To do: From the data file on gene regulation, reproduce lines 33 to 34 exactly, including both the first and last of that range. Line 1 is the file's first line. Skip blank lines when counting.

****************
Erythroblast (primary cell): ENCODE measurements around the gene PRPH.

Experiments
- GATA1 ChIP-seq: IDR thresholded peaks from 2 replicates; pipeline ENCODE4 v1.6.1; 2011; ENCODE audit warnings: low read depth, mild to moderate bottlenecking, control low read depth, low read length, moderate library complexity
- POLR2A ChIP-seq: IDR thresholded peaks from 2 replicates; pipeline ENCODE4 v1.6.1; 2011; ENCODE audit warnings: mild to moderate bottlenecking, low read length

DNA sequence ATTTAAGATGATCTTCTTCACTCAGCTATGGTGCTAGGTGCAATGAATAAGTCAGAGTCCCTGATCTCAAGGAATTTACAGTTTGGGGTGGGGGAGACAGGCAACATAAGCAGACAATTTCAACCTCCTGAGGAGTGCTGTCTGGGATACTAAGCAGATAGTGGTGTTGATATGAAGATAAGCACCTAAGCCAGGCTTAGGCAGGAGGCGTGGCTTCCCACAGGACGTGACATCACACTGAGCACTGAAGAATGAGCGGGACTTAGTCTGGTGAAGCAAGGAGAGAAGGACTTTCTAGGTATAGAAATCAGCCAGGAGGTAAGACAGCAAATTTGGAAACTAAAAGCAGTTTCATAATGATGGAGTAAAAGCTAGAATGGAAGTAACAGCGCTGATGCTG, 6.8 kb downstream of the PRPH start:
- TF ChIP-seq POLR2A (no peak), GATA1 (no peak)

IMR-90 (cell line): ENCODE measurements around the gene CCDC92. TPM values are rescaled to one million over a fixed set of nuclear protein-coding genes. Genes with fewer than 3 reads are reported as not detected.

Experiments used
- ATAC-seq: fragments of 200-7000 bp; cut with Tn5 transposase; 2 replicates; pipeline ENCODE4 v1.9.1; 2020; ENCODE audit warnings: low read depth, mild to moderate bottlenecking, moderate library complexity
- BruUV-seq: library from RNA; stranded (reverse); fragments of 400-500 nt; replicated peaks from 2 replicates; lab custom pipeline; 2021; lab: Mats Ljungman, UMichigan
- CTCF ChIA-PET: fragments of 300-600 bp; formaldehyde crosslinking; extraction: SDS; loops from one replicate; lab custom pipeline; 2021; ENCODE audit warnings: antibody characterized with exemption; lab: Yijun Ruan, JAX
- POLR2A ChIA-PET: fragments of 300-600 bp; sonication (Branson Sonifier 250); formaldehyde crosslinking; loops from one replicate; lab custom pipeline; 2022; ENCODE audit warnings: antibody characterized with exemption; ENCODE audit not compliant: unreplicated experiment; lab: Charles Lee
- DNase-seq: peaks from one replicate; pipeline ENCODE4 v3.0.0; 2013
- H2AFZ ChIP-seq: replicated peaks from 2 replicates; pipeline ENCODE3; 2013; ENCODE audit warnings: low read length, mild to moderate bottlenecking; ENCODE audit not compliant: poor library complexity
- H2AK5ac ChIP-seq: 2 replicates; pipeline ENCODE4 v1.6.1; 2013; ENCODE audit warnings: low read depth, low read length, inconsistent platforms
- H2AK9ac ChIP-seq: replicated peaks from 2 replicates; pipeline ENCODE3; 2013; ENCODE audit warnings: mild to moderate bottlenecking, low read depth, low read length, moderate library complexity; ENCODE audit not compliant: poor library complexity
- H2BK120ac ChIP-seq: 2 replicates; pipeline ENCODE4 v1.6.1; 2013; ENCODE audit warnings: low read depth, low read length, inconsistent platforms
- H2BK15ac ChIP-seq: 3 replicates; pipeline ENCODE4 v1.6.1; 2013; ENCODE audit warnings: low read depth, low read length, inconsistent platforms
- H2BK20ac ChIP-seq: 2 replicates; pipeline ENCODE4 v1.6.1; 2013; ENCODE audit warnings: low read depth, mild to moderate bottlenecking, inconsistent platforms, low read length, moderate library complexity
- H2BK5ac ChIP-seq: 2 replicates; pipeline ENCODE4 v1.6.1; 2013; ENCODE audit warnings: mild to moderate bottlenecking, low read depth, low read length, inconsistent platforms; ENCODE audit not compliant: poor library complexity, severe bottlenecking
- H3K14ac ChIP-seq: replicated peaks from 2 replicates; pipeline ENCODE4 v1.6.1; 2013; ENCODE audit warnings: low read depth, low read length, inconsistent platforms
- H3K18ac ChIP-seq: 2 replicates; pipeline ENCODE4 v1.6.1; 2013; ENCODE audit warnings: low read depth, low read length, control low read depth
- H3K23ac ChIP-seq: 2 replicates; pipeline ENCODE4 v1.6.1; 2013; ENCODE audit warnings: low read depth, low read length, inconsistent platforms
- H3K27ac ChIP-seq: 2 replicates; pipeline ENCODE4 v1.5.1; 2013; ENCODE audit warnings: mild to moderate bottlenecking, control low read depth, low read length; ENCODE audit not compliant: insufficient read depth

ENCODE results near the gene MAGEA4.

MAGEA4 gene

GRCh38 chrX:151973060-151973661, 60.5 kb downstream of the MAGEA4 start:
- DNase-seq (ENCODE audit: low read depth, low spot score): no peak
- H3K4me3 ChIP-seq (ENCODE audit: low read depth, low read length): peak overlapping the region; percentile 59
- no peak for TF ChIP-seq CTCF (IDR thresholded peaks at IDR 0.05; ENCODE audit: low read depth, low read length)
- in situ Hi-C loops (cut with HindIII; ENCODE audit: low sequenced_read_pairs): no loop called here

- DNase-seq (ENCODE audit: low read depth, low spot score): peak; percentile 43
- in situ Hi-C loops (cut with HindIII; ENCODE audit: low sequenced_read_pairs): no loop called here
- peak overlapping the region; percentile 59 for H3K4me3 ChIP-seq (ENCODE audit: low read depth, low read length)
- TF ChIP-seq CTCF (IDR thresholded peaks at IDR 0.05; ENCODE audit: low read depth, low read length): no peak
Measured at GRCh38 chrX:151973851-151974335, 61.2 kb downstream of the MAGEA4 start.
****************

- in situ Hi-C loops (cut with HindIII; ENCODE audit: low sequenced_read_pairs): no loop called here
- peak overlapping the region; percentile 59 for H3K4me3 ChIP-seq (ENCODE audit: low read depth, low read length)